Cryptocurrency companies should learn lessons from the collapse of the FTX platform, or the industry could risk a broader crisis similar to the one that stemmed from the fall of Lehman Brothers in 2008, the chief executive of blockchain platform Chainalysis has said.
The lack of broad oversight and transparency remains a challenge for crypto companies and regulators, who need to come together to ensure the sector becomes more trustworthy, Michael Gronager told The National.
"Maybe every five to 10 years we will have an FTX [collapse]. If this happens again, we'll have similar things, like Lehman Brothers," he said.
Similar to banks, crypto companies need "corporate maturity to store people's [assets]," he said.
"By corporate maturity, it means a proper governance structure, proper processes and procedures, and control for the funds and proper audit of everything," he said.
US-based Lehman Brothers was widely seen to have played a major role in the unfolding of the global financial crisis.
The collapse of FTX, meanwhile, sent shock waves across the cryptocurrency industry. Sam Bankman-Fried, the former chief executive of the company once valued at $32 billion, is facing criminal charges.
Transparency and regulation are needed to "protect consumers, otherwise they will go elsewhere", Mr Gronager said.
The cryptocurrency sector can look to banking – the same industry it is challenging – as an example of how to implement oversight and regulation, owing to its centuries' worth of experience in dealing with challenges.
While banks have had their fair share of failures, they offer a precedent for regulatory process, he said.
In the US, there have been 564 bank failures from 2001 to 2023, with 414 occurring between 2008 to 2011 and peaking at 157 in 2010, the latest data from the Federal Deposit Insurance Corporation shows.
The most recent were those of Silicon Valley Bank, Silvergate Capital and Signature Bank, all of which were heavily tied to the technology sector, and First Republic Bank.
The crisis this year also reached Europe, where Switzerland's Credit Suisse was acquired by rival UBS in a government-orchestrated deal.
However, the institutional and historical knowledge lenders have gained over more than five centuries of operations have helped them to build a "pretty strong regulatory framework", Mr Gronager said.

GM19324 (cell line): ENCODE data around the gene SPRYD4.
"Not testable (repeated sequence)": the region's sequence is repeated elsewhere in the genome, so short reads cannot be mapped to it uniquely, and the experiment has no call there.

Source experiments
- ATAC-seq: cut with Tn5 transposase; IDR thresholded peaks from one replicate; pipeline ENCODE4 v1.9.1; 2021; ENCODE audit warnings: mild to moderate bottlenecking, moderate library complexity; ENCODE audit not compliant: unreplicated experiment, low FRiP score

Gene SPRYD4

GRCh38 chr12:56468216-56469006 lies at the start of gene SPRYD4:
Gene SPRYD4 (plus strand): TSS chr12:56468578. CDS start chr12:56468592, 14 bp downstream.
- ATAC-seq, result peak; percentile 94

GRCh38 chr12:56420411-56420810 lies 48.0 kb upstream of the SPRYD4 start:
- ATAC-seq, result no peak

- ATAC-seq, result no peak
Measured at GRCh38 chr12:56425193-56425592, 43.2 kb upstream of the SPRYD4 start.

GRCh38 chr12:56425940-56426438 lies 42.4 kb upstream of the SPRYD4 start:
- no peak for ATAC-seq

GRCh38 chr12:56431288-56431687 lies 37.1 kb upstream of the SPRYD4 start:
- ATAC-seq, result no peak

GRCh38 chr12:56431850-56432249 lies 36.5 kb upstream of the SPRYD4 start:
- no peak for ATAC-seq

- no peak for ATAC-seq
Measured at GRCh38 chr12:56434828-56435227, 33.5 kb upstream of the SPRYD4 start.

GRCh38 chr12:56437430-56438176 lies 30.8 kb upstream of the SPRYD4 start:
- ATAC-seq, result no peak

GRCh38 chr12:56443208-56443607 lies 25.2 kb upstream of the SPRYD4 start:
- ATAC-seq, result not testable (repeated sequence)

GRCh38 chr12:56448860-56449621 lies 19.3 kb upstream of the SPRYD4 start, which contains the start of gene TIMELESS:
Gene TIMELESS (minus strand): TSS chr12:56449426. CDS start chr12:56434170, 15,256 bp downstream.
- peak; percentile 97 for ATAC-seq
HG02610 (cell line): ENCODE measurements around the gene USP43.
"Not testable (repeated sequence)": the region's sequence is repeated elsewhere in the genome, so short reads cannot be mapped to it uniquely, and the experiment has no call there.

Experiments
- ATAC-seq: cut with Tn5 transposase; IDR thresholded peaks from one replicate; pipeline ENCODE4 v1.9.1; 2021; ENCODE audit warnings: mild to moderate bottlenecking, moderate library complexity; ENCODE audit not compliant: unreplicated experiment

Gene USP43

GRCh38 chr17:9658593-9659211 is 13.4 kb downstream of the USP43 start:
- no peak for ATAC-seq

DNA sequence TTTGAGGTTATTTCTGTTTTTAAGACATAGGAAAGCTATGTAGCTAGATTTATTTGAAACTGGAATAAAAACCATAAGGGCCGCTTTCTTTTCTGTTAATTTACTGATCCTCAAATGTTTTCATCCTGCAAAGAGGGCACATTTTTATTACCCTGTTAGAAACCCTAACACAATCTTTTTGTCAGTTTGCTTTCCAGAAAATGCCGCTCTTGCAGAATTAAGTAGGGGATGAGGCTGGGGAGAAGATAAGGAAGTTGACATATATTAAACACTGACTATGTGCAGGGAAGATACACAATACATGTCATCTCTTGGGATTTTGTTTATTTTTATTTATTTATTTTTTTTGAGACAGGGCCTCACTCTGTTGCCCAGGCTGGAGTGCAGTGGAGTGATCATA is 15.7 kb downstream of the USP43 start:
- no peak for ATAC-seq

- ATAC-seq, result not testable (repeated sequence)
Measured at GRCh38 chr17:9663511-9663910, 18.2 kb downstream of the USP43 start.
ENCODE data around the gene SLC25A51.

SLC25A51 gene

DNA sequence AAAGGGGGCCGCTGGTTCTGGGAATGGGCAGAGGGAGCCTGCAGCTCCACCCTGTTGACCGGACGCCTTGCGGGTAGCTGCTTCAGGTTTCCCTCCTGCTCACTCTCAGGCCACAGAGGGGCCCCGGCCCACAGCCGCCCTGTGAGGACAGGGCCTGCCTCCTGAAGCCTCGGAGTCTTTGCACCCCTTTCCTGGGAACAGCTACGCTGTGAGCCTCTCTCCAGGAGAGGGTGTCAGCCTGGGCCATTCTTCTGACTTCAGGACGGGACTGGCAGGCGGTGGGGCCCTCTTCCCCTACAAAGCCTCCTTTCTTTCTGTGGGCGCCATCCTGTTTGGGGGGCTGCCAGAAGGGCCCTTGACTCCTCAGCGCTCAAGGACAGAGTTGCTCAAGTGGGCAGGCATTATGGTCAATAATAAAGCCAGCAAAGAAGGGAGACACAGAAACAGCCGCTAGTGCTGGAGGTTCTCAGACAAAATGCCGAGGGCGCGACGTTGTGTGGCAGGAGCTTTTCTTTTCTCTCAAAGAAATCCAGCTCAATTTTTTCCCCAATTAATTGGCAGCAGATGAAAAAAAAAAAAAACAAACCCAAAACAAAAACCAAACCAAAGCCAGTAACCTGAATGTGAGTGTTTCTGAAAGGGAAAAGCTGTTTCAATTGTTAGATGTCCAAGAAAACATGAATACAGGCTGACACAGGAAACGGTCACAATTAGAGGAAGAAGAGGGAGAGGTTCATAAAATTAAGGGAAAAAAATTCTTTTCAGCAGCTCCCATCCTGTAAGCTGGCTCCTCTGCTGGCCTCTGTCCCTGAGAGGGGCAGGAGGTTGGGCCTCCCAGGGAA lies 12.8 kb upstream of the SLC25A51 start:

"Even though sometimes they fail, [studying banks' structure] would be a way to move forward. At the same time, it would set a high bar for crypto businesses," he said.
Cryptocurrencies and decentralised finance are powered by blockchain, which is generally considered to be a safer way to conduct transactions and one that could end up replacing middlemen, such as brokers and banks, in the financial system.
The lack of oversight and regulation in the crypto space has resulted in a number of challenges and failures in the industry.
Alex Mashinsky, former chief executive of cryptocurrency platform Celsius Network, famously said that "banks are not your friends".
Ironically, Celsius was forced to file for Chapter 11 bankruptcy in the US last year after steep losses. Mr Mashinsky was sued for fraud in New York this year.
That was part of a tumultuous 2022 for cryptocurrencies, which included the collapse of the Luna cryptocurrency along with its associated Terra stablecoin, the failure of Singapore's Zipmex and the downfall of Mr Bankman-Fried's FTX.
The number of failed crypto coins numbered "at least" 2,383 from 2013 to 2022, with 1,584 having been abandoned or having no value, according to data platform Visual Capitalist.
The industry recorded the most "deaths" in 2018, when a total of 751 coins failed for various reasons, including for just being a "joke", it showed.
Crypto companies already have certain controls in place, such as performing audits and protecting customer funds.
But Mr Gronager said there was still a long way to go before a widely accepted system was put in place, which would be built by agreeing on parameters that will enhance the reliability of cryptos.
"We want to move everyone up on the level of right controls and processes. We will get there, but we are not there yet, to be honest," he said.
Meanwhile, Chainalysis is in the process of "building out a team in the UAE", and the New York-based company has plans to open an office to tap into the potential of the Middle East, Mr Gronager said.
He did not specify a timeline.
"The UAE will be one of the hubs around the world where crypto growth will be bigger than others ... that's an opportunity for us to be a partner there. So, yes, we have a high focus on the UAE," he said.